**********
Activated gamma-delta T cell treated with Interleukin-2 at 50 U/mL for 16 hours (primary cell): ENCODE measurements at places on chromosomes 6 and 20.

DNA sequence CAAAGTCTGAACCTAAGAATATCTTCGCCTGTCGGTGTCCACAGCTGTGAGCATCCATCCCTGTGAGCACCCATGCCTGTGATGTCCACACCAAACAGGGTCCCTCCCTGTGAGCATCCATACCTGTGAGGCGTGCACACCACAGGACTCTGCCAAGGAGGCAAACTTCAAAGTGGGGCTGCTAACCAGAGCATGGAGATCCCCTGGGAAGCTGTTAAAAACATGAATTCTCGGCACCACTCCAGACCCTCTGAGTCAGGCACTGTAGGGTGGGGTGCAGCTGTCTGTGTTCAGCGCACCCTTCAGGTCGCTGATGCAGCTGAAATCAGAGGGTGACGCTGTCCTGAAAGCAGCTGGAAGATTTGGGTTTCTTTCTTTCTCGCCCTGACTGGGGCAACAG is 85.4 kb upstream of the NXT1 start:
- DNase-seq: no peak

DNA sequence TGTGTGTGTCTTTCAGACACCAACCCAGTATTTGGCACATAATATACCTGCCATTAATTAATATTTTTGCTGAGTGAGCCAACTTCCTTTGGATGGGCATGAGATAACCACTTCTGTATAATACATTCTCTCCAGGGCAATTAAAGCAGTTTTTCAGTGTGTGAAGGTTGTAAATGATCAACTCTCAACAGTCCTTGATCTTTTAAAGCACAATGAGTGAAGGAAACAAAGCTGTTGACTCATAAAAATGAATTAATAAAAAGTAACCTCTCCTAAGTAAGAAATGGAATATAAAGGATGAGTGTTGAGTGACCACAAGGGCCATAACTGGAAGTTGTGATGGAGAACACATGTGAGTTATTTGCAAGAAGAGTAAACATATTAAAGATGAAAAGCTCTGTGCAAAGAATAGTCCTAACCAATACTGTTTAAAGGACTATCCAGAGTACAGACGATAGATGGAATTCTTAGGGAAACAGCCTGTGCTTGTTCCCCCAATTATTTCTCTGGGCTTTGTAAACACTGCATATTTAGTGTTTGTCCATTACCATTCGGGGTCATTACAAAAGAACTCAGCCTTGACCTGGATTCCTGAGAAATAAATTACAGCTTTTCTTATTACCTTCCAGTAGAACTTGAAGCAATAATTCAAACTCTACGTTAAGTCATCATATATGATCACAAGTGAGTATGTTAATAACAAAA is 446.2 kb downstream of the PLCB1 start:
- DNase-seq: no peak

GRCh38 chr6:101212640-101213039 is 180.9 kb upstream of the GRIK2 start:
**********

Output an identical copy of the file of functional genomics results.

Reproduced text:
Activated gamma-delta T cell treated with Interleukin-2 at 50 U/mL for 16 hours (primary cell): ENCODE measurements at places on chromosomes 6 and 20.

DNA sequence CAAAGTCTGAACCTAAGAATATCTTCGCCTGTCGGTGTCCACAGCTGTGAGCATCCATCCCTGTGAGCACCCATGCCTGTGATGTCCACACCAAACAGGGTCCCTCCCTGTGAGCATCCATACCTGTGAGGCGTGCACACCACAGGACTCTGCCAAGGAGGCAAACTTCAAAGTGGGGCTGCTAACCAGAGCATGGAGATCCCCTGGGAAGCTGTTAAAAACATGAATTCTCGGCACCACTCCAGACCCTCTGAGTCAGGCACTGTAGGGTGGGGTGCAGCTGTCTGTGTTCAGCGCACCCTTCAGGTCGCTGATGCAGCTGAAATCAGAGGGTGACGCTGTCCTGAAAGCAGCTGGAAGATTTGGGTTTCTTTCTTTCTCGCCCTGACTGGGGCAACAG is 85.4 kb upstream of the NXT1 start:
- DNase-seq: no peak

DNA sequence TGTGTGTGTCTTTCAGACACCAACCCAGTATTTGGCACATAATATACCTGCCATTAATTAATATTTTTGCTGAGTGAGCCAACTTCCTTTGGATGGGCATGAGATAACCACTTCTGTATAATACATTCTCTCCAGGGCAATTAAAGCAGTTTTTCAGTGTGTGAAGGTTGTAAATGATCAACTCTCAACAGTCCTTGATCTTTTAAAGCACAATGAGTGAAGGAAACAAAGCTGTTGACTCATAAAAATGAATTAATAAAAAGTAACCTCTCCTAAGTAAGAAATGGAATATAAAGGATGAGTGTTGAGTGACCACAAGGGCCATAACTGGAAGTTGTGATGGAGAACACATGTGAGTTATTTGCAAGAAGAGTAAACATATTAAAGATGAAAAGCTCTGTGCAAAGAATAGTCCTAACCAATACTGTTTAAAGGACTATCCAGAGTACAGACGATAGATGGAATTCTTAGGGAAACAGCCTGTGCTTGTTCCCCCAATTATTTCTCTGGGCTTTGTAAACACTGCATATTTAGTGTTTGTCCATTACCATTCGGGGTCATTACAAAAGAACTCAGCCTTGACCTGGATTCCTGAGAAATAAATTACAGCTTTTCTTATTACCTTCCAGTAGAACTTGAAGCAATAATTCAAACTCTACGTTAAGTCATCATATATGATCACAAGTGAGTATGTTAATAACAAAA is 446.2 kb downstream of the PLCB1 start:
- DNase-seq: no peak

GRCh38 chr6:101212640-101213039 is 180.9 kb upstream of the GRIK2 start: